pink hair

Identity and aesthetics have been on my mind lately, largely because of dancing. A lot of my dance is wrapped up in imagining how I’m perceived, finding ways to experience the music through movement in a way that emits my personality. As I’ve explored, I find this ends up being inseparable from choices in clothing, hairstyle, jewelry.

I keep seeing people that have really mastered their presentation. Not specifically in terms of fashion per se – though for some people being dressed sharply and creatively is a core part of their aesthetic. But I’m more fascinated by people that have one style, one presentation that perfectly fits their body and accurately represents their identity.

I watched this bio on Hieroglyphic Being a while back, and besides having an incredible story of surviving abject poverty and homelessness, this dude just has the coolest aesthetic. He could wear that same outfit – all black, loose-fitting, sleeveless hoodie/cloak, wristbands, chains – and I don’t think it would ever look boring or uncreative. Because it’s just such an excellent composition of the identity that he wants to emit that matches his body and stature perfectly.

To this end, having dyed hair has really been a huge leap forward in this direction for me. I actually like what I see when I look in the mirror. The person I see looks more like me than ever before. There’s so much less disconnect. I feel more complete.

It’s also been such a joy to see how much it’s altered my interactions with everyone I encounter. I look and feel friendlier, so people are way more willing to spontaneously engage and interact. I’ve had more positive, random encounters with strangers in the last 3 weeks than in the last year combined. I feel less forgettable, less anonymous. That feels wonderful.

I’m certain there’s still much more to do before I’ve found the rest of my aesthetic. But this is definitely progress.


Unsorted thoughts on dancing:

I remember when i turned 21, i was so desperate for a place to dance. I think the first time i danced at a bar (the Haunt) I was out with some coworkers, and that song with the apple-bottom jeans came on and i got up on this stage by myself to shake my ass. Then I went to this one place up the street from my house (Level B) a dozen times because that was the only place to go. It was terrible and the music sucked but at least they had a spot that was meant for dancing.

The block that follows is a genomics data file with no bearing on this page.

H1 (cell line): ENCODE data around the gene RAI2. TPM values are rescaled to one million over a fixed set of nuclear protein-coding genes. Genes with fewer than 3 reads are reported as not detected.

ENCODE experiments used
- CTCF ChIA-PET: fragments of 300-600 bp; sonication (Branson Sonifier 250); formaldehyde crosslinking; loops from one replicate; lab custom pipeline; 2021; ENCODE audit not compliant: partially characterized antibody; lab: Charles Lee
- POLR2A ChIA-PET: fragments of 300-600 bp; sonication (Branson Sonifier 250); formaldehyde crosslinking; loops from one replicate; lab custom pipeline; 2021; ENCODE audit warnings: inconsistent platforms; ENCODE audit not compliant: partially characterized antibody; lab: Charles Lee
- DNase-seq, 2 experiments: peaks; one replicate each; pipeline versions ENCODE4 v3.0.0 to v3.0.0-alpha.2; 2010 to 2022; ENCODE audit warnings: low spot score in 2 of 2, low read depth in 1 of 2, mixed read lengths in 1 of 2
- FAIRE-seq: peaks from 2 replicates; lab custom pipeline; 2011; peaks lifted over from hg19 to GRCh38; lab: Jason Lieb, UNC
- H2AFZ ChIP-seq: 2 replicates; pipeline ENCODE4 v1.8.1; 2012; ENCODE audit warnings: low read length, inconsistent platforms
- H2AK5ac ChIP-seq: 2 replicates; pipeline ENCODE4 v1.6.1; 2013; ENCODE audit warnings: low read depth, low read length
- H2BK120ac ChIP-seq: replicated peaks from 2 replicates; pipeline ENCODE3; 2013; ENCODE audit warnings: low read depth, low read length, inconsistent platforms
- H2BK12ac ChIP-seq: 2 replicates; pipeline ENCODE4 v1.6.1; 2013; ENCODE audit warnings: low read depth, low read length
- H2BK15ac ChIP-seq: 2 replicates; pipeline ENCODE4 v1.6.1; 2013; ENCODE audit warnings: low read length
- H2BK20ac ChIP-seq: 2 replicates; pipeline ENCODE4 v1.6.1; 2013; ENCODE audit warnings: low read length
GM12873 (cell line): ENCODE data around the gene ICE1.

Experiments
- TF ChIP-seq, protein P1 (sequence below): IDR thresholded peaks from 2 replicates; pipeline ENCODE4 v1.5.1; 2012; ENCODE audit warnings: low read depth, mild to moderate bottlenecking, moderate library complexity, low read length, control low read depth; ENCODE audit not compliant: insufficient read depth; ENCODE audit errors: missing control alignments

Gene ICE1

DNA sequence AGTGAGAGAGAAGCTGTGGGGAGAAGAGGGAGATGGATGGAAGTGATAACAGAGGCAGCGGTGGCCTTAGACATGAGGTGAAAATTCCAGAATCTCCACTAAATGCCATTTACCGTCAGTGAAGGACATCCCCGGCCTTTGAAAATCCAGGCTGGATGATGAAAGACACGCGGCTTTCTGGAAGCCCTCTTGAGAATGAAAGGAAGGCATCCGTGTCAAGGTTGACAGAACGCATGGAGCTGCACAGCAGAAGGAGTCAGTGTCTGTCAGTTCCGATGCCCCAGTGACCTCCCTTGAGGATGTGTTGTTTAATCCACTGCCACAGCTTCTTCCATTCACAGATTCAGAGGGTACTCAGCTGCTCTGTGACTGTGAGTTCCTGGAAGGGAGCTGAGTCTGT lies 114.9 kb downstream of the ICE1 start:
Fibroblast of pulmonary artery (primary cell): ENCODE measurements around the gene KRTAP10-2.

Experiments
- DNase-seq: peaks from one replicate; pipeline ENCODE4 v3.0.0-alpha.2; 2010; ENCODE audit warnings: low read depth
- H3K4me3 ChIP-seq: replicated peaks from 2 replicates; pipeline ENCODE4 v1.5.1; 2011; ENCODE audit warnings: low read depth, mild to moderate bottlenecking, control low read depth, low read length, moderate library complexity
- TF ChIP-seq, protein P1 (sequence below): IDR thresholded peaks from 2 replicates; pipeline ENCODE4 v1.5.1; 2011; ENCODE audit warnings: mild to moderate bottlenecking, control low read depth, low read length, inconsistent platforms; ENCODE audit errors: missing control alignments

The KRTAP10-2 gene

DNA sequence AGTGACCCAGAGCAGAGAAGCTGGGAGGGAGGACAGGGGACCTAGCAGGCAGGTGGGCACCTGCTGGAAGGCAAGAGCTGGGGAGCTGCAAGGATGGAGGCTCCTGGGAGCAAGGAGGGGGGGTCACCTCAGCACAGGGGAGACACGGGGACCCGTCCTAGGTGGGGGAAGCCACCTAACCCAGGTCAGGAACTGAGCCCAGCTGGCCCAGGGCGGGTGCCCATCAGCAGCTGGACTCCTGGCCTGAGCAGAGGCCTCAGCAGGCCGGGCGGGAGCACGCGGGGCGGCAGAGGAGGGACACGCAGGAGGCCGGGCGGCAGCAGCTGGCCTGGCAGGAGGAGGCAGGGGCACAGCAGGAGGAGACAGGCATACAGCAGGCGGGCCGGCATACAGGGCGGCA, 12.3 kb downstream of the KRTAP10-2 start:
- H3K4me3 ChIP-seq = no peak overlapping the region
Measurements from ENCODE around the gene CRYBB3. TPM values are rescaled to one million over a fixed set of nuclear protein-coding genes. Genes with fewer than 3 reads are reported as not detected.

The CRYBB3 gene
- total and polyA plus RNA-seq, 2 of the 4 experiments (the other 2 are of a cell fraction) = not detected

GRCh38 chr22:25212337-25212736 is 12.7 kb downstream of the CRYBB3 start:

The first real taste i got was an Infected Mushroom concert. I never broke it down so hard in my life, there was this trance opener that i couldn’t get enough of, i sweat straight through all my clothes by the end.

I sweat a lot. It’s just a thing i have. When i dance it’s absurd, i have no idea why it’s so excessive, but i will admit i get embarrassed about it. There are these moments where some cute lady smiles at me and then does this weird look of confused horror when she notices i’m sweating like nuts. I have come to accept it…mostly.

I love watching how the crowd relates to the music. There’s an ephemeral but totally real relationship between the DJ and the crowd. A great DJ has immense control; they can make the crowd bust it out at a moment’s notice and it’s a beautiful thing.

The scene is getting more progressive, and it’s awesome. The good places are banning phones, getting tough on harassment, seeking out ways to make it safe and comfortable for everyone. It makes a world of difference.

When you get to the end of the night – 4, 5, 7am – it’s amazing. Everyone is just exhausted and ecstatic. The whole thing is a series of pure moments; great music, the satisfaction of moving your body to the beat, the glee of seeing nothing but happy faces around you. The trip home makes for great moments of reflection and synthesis.

It’s hard to put these things into writing; it’s all nebulous stuff. But i’m so excited to be diving deeper into the dance community the last year.


I went to my first electronica concert a few weeks ago – but to describe it properly, I have to start from the beginning.  The beginning of my love for electronic music, that is.

The first time I put a track on repeat was when I was 10 years-old.  My dad had bought an album after hearing a song in a commercial; the album was from the electric quarter Bond, the album was their first – Born – and the track was Alexander the Great.  It was arguably the closest thing to electronic music that I’d yet encountered, and it promptly crawled through my ears and into my soul.  I was utterly smitten.  I loved the whole album, actually, but I played that one track well beyond 10,000 times over the course of the following years.  It had certain features that, as it turns out, are hallmarks of the music I love most today:

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